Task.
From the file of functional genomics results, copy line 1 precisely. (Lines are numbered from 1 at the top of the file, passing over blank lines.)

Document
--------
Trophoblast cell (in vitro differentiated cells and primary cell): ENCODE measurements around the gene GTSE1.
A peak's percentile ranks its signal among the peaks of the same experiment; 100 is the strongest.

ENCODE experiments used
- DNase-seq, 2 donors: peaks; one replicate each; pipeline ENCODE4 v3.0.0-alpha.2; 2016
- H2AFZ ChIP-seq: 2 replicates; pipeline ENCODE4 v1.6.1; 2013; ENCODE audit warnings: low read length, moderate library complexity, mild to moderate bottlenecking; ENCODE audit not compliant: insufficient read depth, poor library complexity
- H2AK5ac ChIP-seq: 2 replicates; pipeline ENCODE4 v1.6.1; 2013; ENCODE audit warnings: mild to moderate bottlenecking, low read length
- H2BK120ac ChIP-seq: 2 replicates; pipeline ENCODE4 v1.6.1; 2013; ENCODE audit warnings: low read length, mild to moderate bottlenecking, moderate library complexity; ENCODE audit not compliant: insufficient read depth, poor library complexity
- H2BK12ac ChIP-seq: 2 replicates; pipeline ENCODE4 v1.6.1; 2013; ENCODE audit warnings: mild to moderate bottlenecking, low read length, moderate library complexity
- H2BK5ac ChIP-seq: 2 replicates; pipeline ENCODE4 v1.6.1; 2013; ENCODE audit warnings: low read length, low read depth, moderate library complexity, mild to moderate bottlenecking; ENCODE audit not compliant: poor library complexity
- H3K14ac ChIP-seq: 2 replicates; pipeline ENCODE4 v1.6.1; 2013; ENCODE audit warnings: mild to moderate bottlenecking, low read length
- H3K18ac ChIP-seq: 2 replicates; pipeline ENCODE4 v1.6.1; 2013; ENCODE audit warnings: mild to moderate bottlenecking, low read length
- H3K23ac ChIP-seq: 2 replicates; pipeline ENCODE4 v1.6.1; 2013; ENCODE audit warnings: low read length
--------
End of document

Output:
Trophoblast cell (in vitro differentiated cells and primary cell): ENCODE measurements around the gene GTSE1.